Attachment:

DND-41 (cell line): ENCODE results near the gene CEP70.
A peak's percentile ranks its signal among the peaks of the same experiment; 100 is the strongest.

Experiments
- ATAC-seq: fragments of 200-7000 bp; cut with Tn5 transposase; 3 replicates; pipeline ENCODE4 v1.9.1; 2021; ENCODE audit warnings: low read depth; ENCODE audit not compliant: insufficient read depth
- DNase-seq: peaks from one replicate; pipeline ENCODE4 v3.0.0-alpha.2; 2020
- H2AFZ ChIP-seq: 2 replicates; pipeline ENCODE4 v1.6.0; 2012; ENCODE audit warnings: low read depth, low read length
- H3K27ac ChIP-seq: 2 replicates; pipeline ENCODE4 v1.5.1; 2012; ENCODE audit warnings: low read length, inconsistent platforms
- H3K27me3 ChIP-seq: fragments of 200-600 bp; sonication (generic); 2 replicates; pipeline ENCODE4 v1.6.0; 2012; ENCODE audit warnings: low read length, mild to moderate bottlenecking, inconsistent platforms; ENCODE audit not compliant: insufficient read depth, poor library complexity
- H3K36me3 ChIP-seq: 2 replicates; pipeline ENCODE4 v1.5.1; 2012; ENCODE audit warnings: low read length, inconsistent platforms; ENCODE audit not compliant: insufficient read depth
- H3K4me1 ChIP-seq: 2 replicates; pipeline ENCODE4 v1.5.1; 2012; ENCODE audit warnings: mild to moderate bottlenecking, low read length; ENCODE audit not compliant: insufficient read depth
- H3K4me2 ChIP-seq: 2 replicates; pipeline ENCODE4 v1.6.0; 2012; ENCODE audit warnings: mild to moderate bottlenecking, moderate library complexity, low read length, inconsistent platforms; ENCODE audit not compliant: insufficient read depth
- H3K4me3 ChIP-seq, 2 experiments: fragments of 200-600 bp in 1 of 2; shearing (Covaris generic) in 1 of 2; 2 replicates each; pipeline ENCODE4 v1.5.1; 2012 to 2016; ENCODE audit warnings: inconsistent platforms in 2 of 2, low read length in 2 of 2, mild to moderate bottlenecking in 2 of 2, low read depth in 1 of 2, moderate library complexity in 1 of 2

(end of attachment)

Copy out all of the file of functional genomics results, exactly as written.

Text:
DND-41 (cell line): ENCODE results near the gene CEP70.
A peak's percentile ranks its signal among the peaks of the same experiment; 100 is the strongest.

Experiments
- ATAC-seq: fragments of 200-7000 bp; cut with Tn5 transposase; 3 replicates; pipeline ENCODE4 v1.9.1; 2021; ENCODE audit warnings: low read depth; ENCODE audit not compliant: insufficient read depth
- DNase-seq: peaks from one replicate; pipeline ENCODE4 v3.0.0-alpha.2; 2020
- H2AFZ ChIP-seq: 2 replicates; pipeline ENCODE4 v1.6.0; 2012; ENCODE audit warnings: low read depth, low read length
- H3K27ac ChIP-seq: 2 replicates; pipeline ENCODE4 v1.5.1; 2012; ENCODE audit warnings: low read length, inconsistent platforms
- H3K27me3 ChIP-seq: fragments of 200-600 bp; sonication (generic); 2 replicates; pipeline ENCODE4 v1.6.0; 2012; ENCODE audit warnings: low read length, mild to moderate bottlenecking, inconsistent platforms; ENCODE audit not compliant: insufficient read depth, poor library complexity
- H3K36me3 ChIP-seq: 2 replicates; pipeline ENCODE4 v1.5.1; 2012; ENCODE audit warnings: low read length, inconsistent platforms; ENCODE audit not compliant: insufficient read depth
- H3K4me1 ChIP-seq: 2 replicates; pipeline ENCODE4 v1.5.1; 2012; ENCODE audit warnings: mild to moderate bottlenecking, low read length; ENCODE audit not compliant: insufficient read depth
- H3K4me2 ChIP-seq: 2 replicates; pipeline ENCODE4 v1.6.0; 2012; ENCODE audit warnings: mild to moderate bottlenecking, moderate library complexity, low read length, inconsistent platforms; ENCODE audit not compliant: insufficient read depth
- H3K4me3 ChIP-seq, 2 experiments: fragments of 200-600 bp in 1 of 2; shearing (Covaris generic) in 1 of 2; 2 replicates each; pipeline ENCODE4 v1.5.1; 2012 to 2016; ENCODE audit warnings: inconsistent platforms in 2 of 2, low read length in 2 of 2, mild to moderate bottlenecking in 2 of 2, low read depth in 1 of 2, moderate library complexity in 1 of 2